Taking on the Tax Court – What Happened to Bruno?

Your Guide to State, Local, Federal, Estate + International Taxation

This all comes from a recent Tax Court case, Bruno Bruhwiler v Commissioner. Bruno is a self-employed post-production film compositor living in Los Angeles. He hadn’t filed a tax return during the last ten years. What Bruno wasn’t aware of was that the IRS received matching documents from his bank and his clients showing that he had income of $17,510. With this information, the IRS made a “substitute for return” and determined that he owed $2,851. The IRS sent him a notice of deficiency. Bruno then decided to petition the Tax Court.

Rather than dispute the income or tax determined by the IRS he “advanced 27 frivolous contentions, including the assertions that: (1) he ‘is not a U.S. citizen but in fact is a California National’; (2) he is not ‘a resident of the United States’ or of ‘any Federal Territory’; (3) he is not subject to title 26 taxes; (4) the Social Security laws do not apply to him; (5) the IRS officials who examined his return are ‘agents of a foreign principal’; (6) the IRS erroneously treated him as ‘a fictional entity’ whereas in fact ‘Bruno Bruhwiler is a man’; and (7) ‘the due process of Bruno Bruhwiler has been violated and dishonored.’”

The Tax Court warned him multiple times not to waste their time with such outlandish statements, explaining that the Tax Court could impose a penalty up to $25,000 “if the taxpayer’s position is frivolous or is being maintained solely for the purpose of delay.” Yet this did not deter Bruno on his crusade. When asked about his income, “He replied: ‘I don’t even know what you mean by “income.” I have my own definition of income.’ Asked what that definition was, he replied: ‘It’s a cat with a pink bow. I earned no income. I’m in my own jurisdiction. * * * I am not part of the legal society; I have my own society.’”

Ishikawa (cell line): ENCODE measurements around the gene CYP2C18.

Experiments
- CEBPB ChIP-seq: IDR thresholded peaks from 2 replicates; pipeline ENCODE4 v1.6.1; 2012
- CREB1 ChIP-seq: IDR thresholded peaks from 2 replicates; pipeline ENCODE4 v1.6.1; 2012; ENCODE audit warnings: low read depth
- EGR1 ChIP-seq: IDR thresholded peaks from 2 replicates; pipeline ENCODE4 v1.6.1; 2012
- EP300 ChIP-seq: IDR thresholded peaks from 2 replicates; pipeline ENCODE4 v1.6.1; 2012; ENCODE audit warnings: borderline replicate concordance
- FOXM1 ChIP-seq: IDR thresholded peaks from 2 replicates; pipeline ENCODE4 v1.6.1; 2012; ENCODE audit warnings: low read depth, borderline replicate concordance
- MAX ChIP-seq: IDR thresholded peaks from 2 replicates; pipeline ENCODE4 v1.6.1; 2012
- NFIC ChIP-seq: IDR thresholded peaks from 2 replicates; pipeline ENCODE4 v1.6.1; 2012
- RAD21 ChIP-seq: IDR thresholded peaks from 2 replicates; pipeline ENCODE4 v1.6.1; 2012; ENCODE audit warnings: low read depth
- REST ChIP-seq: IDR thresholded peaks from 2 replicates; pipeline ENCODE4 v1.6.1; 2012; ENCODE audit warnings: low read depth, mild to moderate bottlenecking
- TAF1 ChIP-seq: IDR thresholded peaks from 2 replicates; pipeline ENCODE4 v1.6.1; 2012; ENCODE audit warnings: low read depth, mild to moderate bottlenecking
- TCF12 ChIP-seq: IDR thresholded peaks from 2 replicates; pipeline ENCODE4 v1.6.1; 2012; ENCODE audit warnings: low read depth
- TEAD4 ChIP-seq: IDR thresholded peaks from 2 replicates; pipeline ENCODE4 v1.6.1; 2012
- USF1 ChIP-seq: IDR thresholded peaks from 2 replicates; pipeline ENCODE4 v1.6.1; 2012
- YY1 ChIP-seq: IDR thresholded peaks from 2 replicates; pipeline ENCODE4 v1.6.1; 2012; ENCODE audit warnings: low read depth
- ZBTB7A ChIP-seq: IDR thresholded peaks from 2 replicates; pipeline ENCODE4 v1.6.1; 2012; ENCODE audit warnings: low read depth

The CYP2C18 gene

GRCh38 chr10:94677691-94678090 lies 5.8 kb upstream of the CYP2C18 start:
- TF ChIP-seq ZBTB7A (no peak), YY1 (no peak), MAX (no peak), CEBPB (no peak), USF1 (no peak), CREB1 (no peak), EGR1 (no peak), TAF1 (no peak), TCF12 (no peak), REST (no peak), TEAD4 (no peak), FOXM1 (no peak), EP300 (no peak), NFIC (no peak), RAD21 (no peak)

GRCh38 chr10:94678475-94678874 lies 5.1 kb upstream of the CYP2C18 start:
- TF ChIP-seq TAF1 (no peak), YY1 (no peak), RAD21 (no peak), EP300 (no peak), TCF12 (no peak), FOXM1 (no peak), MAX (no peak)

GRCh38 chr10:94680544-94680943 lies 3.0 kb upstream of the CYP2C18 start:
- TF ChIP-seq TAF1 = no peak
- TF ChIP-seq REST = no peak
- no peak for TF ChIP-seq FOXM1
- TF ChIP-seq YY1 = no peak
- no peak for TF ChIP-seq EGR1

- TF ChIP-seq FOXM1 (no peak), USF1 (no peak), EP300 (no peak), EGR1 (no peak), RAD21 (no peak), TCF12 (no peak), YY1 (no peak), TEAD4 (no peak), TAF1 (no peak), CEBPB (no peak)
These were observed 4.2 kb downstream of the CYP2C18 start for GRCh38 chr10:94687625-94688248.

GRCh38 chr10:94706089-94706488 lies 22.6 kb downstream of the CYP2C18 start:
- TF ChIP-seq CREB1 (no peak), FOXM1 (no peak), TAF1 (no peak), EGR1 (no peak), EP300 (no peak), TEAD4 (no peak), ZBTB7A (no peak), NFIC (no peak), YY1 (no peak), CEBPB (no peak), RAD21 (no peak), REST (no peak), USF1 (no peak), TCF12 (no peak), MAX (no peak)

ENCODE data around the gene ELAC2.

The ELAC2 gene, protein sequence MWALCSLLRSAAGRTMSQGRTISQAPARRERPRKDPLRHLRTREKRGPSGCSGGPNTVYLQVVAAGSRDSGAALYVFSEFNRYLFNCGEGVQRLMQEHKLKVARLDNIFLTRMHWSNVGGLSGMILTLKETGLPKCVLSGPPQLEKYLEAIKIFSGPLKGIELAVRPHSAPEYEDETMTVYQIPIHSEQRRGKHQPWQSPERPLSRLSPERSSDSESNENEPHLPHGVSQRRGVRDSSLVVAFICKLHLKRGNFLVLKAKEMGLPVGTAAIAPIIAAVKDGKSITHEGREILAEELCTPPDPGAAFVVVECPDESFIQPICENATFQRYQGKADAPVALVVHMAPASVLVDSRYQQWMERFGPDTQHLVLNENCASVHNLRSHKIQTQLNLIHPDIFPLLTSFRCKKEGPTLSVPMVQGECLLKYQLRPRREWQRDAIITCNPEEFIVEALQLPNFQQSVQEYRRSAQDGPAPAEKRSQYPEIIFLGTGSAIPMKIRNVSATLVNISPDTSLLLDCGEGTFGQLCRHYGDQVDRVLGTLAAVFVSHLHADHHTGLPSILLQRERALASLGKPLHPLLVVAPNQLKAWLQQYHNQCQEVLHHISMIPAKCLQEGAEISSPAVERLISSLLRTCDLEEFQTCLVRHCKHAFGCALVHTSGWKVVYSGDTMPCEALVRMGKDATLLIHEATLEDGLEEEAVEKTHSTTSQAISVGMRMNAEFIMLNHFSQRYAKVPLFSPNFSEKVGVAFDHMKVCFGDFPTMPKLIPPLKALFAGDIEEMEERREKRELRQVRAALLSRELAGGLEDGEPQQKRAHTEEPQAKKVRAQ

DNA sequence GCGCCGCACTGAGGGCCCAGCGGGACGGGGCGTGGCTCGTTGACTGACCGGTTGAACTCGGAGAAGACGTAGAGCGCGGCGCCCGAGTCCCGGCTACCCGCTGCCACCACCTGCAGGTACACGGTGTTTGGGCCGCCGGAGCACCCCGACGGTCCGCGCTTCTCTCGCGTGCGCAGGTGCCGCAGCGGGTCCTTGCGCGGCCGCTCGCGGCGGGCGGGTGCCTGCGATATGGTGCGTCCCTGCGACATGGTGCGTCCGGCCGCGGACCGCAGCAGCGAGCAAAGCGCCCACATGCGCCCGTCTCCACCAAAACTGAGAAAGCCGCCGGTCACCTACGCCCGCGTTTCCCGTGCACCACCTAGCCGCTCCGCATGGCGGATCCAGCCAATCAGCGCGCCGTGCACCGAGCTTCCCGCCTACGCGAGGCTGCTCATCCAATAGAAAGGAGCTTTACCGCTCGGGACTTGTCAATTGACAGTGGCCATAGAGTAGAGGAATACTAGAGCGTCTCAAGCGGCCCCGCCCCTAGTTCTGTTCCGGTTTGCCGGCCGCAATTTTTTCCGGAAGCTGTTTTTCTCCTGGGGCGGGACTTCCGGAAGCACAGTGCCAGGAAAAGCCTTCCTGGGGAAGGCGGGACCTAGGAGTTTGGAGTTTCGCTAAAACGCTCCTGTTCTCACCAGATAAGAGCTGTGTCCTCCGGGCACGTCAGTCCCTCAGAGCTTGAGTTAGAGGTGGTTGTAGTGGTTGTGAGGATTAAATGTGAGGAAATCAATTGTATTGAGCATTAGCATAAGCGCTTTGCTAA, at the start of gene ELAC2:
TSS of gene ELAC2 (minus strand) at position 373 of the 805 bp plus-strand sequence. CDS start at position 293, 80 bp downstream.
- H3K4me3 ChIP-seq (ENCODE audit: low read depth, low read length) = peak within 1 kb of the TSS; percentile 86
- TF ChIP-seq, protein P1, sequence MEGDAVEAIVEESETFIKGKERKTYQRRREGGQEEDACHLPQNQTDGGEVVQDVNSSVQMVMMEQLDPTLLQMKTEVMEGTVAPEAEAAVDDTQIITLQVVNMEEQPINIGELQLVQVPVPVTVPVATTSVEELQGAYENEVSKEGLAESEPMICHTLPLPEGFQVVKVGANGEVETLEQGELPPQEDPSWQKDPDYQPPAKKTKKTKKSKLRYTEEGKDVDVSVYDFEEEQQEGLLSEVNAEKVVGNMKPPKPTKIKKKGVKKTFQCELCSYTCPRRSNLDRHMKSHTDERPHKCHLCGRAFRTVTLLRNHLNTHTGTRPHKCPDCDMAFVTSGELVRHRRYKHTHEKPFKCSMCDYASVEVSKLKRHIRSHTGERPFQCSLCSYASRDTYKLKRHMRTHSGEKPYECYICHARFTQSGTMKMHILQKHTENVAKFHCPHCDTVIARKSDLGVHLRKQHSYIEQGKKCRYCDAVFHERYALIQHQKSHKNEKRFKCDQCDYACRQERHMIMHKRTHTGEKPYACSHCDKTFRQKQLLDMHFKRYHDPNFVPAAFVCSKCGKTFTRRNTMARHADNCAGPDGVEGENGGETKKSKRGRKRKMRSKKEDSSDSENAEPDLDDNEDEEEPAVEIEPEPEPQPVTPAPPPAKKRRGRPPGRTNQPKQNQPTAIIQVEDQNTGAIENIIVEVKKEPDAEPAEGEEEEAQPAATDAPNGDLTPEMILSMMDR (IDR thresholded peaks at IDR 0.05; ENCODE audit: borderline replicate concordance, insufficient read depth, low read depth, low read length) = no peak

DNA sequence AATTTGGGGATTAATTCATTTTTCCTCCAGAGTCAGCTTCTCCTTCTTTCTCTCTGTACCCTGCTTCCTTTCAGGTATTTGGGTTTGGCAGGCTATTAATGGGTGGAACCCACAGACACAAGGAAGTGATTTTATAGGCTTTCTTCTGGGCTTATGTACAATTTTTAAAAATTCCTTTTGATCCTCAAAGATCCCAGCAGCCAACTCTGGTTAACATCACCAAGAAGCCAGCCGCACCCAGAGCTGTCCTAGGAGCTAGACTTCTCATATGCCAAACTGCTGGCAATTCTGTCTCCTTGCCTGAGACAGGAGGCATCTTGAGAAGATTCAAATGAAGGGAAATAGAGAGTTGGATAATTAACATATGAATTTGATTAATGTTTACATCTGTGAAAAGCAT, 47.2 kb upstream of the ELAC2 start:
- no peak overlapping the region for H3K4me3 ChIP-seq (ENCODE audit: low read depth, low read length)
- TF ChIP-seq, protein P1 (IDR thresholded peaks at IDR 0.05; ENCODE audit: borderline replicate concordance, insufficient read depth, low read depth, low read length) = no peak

Unfortunately, Bruno was not successful in disputing the tax liability determined by the IRS. In the end the Tax Court fined him $3,500 for the run around he gave them. This was in addition to the $3,840 that consisted of the original tax deficiency ($2,851) with penalties for his failure to file and pay the tax timely ($1,006).

There are several lessons to learn from Bruno’s story. First, the IRS receives information about you (like W-2s and 1099s) and can determine your tax liability whether you file your return or not. So don’t think you can hide from them. Second, if you owe tax and you don’t file and/or pay on time, there are penalties. The late filing penalty is 5% of the unpaid amount for each month with a maximum of 25%. The late payment penalty is 0.5% of the unpaid amount for each month with a maximum of 25%. Third, don’t petition the Tax Court unless you have a good cause. If you end up wasting their time, you could owe up to $25,000.

By Richard Christensen